A reader from Hong Kong recently inquired about the marketing and content leverage a newsletter could provide for paid publications. This raises an important but often-overlooked aspect of newsletters. Most newsletter publishers think of their products as single marketing programs or entities. Too often, benefits for other marketing opportunities are not considered.
In the magazine industry, a newsletter is an opportunity to enhance a publication’s brand. It provides a means to segment editorial and promotional offers. It can deliver breaking news, updates, and other critical information. Newsletters can also help increase the publication’s paid circulation.
There are some very simple things your newsletter can do that will enhance marketing and public relations. Here are just a few ideas of how to morph a newsletter to create additional leverage:
Product launches. Many companies, both consumer and business-to-business (B2B), launch anywhere from one to several hundred products each year. They may have a customer or prospect newsletter with company-wide information, but a new product can be enhanced by a dedicated, "hot off the press" issue to support the launch. An entire issue can be dedicated to a new product or service. This includes features, benefits, early customer feedback, and reasons to buy or upgrade.
Virtual trade shows. Trade shows are a less attractive marketing vehicle than they once were. Most companies attend a small handful, but many customers or prospects may not be able to travel to a particular show. Give them a virtual tour of your booth. Let them know what you hope to accomplish at the show. Or after the event send a summary of what they missed.
Event promotions and invitations. Webinars are growing in popularity as corporate travel shrinks and your audience’s time becomes scarce. Promoting a Webinar or event with a special newsletter update gives you an opportunity to sell the event, the speakers, and the reason it’s a must-attend.
"Just for you" promotions. If you have an offer that’s only appropriate for part of your audience, a newsletter promotion is ideal. Segment your readers and mail only to those who are appropriate.
Directional marketing. Do you have new information on your Web site? Is your company featured somewhere you’d like readers to be aware of? Use your newsletter to announce what’s up and direct readers where you want them to go, such as an editorial write-up in an industry publication or a new case study on your site.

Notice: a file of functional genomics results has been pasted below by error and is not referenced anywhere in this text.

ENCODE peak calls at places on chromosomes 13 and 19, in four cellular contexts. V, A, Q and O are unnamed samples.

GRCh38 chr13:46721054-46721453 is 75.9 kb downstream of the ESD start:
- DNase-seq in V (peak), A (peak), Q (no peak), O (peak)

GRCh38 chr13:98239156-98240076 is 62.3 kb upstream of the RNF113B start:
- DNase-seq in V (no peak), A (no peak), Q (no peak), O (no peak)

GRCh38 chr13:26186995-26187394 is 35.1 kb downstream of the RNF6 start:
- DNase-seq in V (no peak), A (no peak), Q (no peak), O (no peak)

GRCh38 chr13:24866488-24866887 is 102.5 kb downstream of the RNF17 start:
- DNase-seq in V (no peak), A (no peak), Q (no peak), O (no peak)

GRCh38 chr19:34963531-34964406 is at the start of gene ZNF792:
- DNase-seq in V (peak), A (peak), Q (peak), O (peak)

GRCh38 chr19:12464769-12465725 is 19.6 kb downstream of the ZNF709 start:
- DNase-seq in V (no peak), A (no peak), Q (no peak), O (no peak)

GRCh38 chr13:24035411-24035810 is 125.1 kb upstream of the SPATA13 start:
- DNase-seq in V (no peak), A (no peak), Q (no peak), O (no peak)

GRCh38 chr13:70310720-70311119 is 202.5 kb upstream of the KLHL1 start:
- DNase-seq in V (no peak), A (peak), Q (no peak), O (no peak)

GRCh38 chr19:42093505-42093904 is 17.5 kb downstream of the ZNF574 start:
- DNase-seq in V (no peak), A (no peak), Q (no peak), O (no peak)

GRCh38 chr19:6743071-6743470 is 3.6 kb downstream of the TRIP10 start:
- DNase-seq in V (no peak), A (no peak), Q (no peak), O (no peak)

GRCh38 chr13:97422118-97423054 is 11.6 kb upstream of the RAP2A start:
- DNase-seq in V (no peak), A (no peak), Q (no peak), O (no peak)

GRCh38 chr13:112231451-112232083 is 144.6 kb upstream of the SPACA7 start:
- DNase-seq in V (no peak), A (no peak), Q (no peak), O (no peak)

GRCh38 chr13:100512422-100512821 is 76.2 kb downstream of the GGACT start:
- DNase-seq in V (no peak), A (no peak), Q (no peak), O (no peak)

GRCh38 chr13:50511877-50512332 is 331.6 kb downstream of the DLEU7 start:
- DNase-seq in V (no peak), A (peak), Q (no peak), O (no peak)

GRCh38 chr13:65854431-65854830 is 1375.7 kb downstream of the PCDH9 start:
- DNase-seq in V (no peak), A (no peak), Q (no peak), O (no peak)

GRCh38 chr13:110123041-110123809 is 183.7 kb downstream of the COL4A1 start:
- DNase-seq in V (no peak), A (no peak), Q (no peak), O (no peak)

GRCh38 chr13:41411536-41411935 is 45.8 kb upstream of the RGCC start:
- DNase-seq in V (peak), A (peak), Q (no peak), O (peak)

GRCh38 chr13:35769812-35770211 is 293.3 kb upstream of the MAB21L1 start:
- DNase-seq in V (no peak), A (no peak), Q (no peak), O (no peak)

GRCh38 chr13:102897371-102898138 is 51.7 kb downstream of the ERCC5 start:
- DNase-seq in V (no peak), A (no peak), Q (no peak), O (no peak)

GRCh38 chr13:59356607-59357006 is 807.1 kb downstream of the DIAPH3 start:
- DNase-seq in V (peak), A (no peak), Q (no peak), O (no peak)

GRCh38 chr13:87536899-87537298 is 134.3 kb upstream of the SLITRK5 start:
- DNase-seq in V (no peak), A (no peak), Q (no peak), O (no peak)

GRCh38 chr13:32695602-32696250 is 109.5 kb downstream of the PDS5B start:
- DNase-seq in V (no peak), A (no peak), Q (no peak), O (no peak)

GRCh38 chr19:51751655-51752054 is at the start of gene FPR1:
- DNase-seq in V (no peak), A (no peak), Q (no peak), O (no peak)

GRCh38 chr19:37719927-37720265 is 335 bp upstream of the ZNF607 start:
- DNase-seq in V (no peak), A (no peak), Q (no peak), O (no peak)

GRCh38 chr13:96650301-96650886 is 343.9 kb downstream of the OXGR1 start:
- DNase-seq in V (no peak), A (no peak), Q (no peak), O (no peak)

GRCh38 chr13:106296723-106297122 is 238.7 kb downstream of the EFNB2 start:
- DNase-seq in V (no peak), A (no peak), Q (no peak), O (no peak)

Sales cycle enhancement. If your product or service has a long sales cycle, several prospects are likely at the same stage of the buying process. Create a stepped newsletter approach to target each stage of the game. For example, level one is for prospects who have inquired about your product, level two for those who had an initial conversation with a sales rep, level three for those who have had demonstrations, and so forth. The beauty of such an approach is consistency in the selling model and more control moving prospects forward.
Product support. Most companies view newsletters primarily as a marketing or promotional tool. In tough economic times when every department is cut back, a newsletter can provide product support, technical tips, and other information commonly requested via phone or online support. It’s a time saver and a cost-effective tool for enhancing customer service.
Subscription enhancer. If you want to increase newsletter readership or circulation of other printed vehicles, create a special bulletin that focuses exclusively on "tell a friend" benefits. Chances are, your readers know others who can benefit from your product or service. A referral contest could offer readers an incentive for the most referrals who subscribe.
These are just a few off-the-top-of-my-head suggestions for leveraging your newsletter investment. Don’t think of a newsletter as a single entity. How you can morph yours to extend its reach and readability through these, and other, variations?
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Kathleen Goodwin is the former CEO of IMN (formerly iMakeNews), specializing in customer acquisition and retention through permission-based e-newsletters. For nine years, she was vice president of marketing for Ziff-Davis' publishing division, where she oversaw the marketing of all print publications and their early online siblings. She also serves as an advisor to early-stage companies and has been responsible for several successful new-business launches.